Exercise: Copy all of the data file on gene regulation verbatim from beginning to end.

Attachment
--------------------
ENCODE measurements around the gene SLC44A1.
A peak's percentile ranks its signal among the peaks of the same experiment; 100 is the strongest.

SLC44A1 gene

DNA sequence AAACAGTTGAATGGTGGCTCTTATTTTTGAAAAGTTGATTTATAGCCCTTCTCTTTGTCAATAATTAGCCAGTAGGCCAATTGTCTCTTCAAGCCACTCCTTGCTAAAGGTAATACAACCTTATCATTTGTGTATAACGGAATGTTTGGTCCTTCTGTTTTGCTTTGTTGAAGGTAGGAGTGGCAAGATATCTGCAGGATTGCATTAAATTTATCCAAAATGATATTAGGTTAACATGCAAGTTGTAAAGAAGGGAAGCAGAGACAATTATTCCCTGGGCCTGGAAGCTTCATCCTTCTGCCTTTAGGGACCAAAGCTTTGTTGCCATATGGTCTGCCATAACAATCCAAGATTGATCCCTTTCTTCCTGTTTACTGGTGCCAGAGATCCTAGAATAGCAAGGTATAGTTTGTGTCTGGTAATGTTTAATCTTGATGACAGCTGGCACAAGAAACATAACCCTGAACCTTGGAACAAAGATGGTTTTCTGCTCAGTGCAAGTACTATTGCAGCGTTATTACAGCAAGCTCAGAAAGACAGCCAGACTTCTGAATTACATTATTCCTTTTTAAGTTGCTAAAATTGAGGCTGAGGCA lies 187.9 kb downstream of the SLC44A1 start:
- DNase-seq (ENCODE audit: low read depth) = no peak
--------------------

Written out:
ENCODE measurements around the gene SLC44A1.
A peak's percentile ranks its signal among the peaks of the same experiment; 100 is the strongest.

SLC44A1 gene

DNA sequence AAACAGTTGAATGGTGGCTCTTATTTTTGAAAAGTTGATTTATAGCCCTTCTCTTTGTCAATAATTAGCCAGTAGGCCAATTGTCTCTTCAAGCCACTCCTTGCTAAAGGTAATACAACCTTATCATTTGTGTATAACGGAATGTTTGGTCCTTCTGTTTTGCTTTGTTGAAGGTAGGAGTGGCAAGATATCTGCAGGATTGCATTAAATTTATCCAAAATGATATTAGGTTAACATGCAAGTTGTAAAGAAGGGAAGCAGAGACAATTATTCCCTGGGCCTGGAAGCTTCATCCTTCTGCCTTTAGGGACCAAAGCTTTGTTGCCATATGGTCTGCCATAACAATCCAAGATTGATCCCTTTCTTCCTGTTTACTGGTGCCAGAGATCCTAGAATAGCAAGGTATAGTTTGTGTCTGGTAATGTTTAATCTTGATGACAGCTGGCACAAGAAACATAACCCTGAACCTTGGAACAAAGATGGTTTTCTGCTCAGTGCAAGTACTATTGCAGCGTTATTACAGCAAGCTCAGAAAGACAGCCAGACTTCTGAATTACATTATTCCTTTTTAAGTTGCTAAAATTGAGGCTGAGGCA lies 187.9 kb downstream of the SLC44A1 start:
- DNase-seq (ENCODE audit: low read depth) = no peak